An interesting piece in today’s WSJ Business Insight section (”The New, Faster Face of Innovation” by Eric Brynjolffson and Michael Schrage of MIT) asserts that information technologies are reducing the cost of business experimentation and increasing the speed of rolling out new processes and approaches to the organization as a whole. As a result, more and more businesses are moving to use experimentation as a basis of their innovation programs. Here’s an excerpt:
Innovation initiatives that used to take months and megabucks to coordinate and launch can often be started in seconds for cents.
And that makes innovation, the lifeblood of growth, more efficient and cheaper. Companies are able to get a much better idea of how their customers behave and what they want. This gives new offerings and marketing efforts a better shot at success.
Companies will also be willing to try new things, because the price of failure is so much lower. That will bring big changes for corporate culture—making it easier to challenge accepted wisdom, for instance, and forcing managers to give more employees a say in the innovation process.
There will be even better payoffs for customers: Their likes and dislikes will have much more impact on companies’ decisions. In globally competitive markets, they will ultimately end up getting products and services better tailored to their needs.
I agree with Brynjolffson and Schrage that experimentation-based innovation will have tremendous impact on improving products and reducing companies’ innovation costs. But while they credit IT enablers, I think there’s another crucial reason that experimentation is growing in popularity. Schrage touches on it in this video companion to the article:
Schrage mentions that companies need to be creating “a culture of experimentation rather than a culture of grand planning and initiatives.” And when he uses these terms, I start thinking about the Cynefin framework, devised initially by Dave Snowden and first published in a mind-blowing article in the IBM Systems Journal (Cynthia Kurtz and Dave Snowden, “The New Dynamics of Strategy: Sensemaking in a Complex and Complicated World“) .
The framework is useful for lots of purposes: knowledge management, strategic planning, managerial action (the subject of Snowden and Boone’s HBR article, “A Leader’s Framework for Decision Making“). But here I’m discussing applying it to thinking about innovation.
Schrage’s casual comment illuminates innovation’s relationship to Cynefin. “The culture of grand planning and initiatives” is dominant in most companies, and shows that they view innovation initiatives in the Complicated domain of the Cynefin framework (I find the original terminology from Kurtz and Snowden helpful–”knowable”). Knowable or complicated systems are ones where cause and effect are related–but may be separated in time. You often need expertise to diagnose and act on a situation, but once the system is solved, the way forward is clear.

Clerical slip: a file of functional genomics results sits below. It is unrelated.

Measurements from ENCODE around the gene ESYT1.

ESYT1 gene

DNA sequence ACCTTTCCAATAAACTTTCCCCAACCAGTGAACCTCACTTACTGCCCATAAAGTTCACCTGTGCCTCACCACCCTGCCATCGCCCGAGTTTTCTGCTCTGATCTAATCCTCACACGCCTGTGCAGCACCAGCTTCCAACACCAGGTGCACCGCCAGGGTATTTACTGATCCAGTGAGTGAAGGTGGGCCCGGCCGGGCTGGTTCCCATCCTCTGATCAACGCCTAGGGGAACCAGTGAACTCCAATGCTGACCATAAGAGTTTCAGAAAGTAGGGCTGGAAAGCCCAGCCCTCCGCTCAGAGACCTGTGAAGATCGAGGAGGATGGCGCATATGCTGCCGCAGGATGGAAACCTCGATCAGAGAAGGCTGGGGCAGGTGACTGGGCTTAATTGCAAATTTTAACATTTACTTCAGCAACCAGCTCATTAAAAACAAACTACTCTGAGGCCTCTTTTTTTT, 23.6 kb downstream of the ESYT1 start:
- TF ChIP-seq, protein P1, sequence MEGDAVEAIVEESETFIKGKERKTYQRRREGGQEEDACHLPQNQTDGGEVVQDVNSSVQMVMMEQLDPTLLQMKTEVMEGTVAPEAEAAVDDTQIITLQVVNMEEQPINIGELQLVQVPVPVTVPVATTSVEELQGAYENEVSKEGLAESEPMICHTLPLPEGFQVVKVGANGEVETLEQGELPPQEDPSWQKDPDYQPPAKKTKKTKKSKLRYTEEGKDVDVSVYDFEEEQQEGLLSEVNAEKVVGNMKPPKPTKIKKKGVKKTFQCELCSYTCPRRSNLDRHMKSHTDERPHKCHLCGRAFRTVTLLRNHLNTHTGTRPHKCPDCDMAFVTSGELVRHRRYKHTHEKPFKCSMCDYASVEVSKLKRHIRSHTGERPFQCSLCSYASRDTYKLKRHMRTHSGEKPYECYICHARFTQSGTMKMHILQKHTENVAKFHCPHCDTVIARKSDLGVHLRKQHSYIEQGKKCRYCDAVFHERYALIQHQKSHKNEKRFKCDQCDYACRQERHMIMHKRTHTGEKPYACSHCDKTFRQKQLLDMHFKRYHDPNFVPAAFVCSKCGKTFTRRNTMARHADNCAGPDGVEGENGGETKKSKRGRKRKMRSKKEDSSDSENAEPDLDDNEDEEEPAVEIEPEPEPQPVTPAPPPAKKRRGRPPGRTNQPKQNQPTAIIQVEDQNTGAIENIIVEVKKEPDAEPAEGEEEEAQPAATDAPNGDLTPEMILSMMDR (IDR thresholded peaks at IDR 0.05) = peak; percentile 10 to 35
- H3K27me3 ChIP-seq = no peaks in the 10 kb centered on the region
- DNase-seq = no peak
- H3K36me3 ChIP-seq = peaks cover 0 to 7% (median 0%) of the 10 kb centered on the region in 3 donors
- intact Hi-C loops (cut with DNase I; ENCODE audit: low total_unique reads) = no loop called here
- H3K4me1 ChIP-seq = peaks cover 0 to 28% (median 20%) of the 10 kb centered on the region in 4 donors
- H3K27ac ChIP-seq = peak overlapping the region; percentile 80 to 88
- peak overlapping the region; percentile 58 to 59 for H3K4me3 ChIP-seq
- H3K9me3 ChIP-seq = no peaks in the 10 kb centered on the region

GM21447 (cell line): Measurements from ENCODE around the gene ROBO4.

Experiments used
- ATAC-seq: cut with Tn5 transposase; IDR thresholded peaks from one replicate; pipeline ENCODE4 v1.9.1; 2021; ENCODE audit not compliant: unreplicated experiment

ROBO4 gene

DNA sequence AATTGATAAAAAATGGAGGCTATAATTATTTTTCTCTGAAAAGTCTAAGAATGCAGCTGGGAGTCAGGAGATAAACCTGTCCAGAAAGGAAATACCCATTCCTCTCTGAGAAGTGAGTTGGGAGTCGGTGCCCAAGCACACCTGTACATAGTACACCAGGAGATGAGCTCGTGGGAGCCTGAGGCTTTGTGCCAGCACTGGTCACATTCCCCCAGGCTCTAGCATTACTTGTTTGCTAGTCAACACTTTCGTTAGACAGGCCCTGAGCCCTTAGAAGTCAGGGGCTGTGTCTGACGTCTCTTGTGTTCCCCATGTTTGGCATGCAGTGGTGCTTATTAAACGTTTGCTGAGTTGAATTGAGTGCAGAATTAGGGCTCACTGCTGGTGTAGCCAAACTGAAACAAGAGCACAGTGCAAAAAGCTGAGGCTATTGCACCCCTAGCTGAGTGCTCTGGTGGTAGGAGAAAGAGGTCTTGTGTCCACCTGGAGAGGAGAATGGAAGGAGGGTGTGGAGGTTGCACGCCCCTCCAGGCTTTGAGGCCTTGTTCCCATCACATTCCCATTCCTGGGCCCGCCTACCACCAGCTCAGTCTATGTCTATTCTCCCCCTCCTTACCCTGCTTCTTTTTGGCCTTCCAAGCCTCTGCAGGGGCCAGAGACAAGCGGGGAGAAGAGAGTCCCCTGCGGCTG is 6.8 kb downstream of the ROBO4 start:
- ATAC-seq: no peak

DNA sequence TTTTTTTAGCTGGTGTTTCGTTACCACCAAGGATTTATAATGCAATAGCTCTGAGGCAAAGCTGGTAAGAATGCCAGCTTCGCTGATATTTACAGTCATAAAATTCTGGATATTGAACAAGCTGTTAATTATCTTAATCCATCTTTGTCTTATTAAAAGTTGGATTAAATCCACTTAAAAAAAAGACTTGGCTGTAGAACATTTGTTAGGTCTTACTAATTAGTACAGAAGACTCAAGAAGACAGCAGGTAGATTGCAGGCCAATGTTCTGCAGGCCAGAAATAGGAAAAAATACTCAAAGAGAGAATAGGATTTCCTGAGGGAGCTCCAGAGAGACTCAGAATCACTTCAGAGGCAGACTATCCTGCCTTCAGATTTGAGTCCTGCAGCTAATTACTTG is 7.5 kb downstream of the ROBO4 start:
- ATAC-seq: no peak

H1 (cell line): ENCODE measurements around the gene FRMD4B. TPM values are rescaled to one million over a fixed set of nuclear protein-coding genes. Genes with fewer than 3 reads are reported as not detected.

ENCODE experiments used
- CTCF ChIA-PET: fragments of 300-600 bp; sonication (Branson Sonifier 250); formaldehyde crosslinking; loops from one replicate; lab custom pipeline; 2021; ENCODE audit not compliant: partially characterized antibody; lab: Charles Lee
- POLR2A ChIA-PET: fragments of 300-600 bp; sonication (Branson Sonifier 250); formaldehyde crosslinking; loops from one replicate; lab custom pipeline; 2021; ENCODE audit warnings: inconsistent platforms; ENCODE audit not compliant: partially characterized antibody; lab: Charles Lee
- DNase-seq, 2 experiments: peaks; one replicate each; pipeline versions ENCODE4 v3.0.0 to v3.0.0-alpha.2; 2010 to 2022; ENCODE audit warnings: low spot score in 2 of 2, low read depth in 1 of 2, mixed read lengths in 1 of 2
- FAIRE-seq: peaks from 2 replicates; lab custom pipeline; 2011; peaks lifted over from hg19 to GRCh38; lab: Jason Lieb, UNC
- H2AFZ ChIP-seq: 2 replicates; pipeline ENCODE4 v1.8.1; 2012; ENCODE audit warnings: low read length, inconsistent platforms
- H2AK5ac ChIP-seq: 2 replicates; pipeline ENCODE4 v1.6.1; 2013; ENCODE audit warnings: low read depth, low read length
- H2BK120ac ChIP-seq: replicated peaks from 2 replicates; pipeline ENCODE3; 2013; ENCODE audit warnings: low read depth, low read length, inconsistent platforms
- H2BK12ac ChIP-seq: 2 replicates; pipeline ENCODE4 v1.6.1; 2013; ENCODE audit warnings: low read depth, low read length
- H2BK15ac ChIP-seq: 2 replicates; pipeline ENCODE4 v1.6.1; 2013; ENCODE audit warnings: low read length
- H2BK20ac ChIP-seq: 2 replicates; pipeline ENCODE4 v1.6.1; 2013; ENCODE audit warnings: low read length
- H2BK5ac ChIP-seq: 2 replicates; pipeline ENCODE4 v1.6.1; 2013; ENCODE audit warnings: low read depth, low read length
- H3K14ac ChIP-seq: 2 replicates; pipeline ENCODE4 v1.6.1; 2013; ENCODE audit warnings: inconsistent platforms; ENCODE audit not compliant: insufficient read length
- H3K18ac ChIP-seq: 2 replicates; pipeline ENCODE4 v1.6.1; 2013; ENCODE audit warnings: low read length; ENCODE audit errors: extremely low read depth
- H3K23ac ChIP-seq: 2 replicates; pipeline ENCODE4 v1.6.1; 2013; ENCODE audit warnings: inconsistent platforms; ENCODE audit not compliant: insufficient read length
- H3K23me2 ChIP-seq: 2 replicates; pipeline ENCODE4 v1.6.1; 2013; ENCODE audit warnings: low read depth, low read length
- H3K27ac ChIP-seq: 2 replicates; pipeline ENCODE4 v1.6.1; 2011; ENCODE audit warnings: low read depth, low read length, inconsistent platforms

Traditional innovation initiatives treat the interactions between companies, customers and markets as a Complicated system. Innovation projects are expensive and time-consuming – you often hire consultants to lend their expertise. There is a solution–certain objectives and expectations that the initiatives must meet (these are often encoded into business plans and pro forma P&L’s). Of course, you only need to be involved in one such initiative to know that they never deliver to plan. Innovation initiatives are always surprises–sometimes delightful upside surprises, but more often long, expensive failures. This is because they treat a Complex problem (in the Cynefin definition) with a tool suited for the Complicated domain.
In the Complex domain, cause and effect are not observable in advance–”grand planning” is not productive. The outcomes of a complex process seem logical – but only in retrospect. Why did Twitter evolve the way it did? Why was iPod/iTunes so revolutionary and so successful?
“The culture of experimentation,” on the other hand, acknowledges this complexity – that the objectives of innovation – creating interesting, popular, valuable and attractive new products and getting them into the hands of customers – are not straightforwardly attained and cannot be planned. When customers buy certain products, when they linger on certain web pages over others, when they flock to some brand-new platform, they are exhibiting behavior best described by the language of complexity. And the way to achieve progress in this domain is to use experimentation: generate lots of ideas – perhaps even some deliberate mistakes. Try them out. If something works, spread it around. If it doesn’t, kill it quickly and move on. Iterate. [The Toyota Production System applies this experimental thinking to manufacturing innovation.]
So, is the ability of information technology to make experimentation fast & cheap responsible for the increasing use of experimentation to achieve innovation’s goals? Yes, in part. But a great deal of the reason lies in the fact that the old way of innovating, “grand planning,” isn’t the right tool for the task.
[Another viewpoint on innovation and experimentation is in McGrath and MacMillan's recent book, "Discovery-Driven Growth." While the book doesn't use the Cynefin terminology or share the complex adaptive systems roots, it nonetheless focuses on the uncertainty of the innovation process and emphasizes the need to cheaply and quickly experiment, allowing successful projects to emerge.]
(Image source: Wikipedia article on the Cynefin Framework)